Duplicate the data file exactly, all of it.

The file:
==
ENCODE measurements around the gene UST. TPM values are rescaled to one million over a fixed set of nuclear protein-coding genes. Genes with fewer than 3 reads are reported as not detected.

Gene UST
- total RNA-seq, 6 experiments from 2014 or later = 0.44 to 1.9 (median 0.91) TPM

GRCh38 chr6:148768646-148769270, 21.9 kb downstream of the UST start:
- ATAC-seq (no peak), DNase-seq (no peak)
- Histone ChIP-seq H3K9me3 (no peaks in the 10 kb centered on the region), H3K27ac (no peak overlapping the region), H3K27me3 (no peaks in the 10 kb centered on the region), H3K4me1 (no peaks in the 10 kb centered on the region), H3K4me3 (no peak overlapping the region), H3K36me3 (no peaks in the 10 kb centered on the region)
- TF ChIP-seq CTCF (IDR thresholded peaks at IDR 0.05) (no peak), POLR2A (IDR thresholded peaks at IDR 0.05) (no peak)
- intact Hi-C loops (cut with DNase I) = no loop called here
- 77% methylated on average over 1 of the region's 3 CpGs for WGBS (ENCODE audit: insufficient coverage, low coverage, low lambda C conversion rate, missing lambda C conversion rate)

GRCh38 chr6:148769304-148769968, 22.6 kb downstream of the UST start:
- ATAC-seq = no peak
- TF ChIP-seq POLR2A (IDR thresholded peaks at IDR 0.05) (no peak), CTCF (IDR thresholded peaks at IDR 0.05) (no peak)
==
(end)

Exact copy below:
ENCODE measurements around the gene UST. TPM values are rescaled to one million over a fixed set of nuclear protein-coding genes. Genes with fewer than 3 reads are reported as not detected.

Gene UST
- total RNA-seq, 6 experiments from 2014 or later = 0.44 to 1.9 (median 0.91) TPM

GRCh38 chr6:148768646-148769270, 21.9 kb downstream of the UST start:
- ATAC-seq (no peak), DNase-seq (no peak)
- Histone ChIP-seq H3K9me3 (no peaks in the 10 kb centered on the region), H3K27ac (no peak overlapping the region), H3K27me3 (no peaks in the 10 kb centered on the region), H3K4me1 (no peaks in the 10 kb centered on the region), H3K4me3 (no peak overlapping the region), H3K36me3 (no peaks in the 10 kb centered on the region)
- TF ChIP-seq CTCF (IDR thresholded peaks at IDR 0.05) (no peak), POLR2A (IDR thresholded peaks at IDR 0.05) (no peak)
- intact Hi-C loops (cut with DNase I) = no loop called here
- 77% methylated on average over 1 of the region's 3 CpGs for WGBS (ENCODE audit: insufficient coverage, low coverage, low lambda C conversion rate, missing lambda C conversion rate)

GRCh38 chr6:148769304-148769968, 22.6 kb downstream of the UST start:
- ATAC-seq = no peak
- TF ChIP-seq POLR2A (IDR thresholded peaks at IDR 0.05) (no peak), CTCF (IDR thresholded peaks at IDR 0.05) (no peak)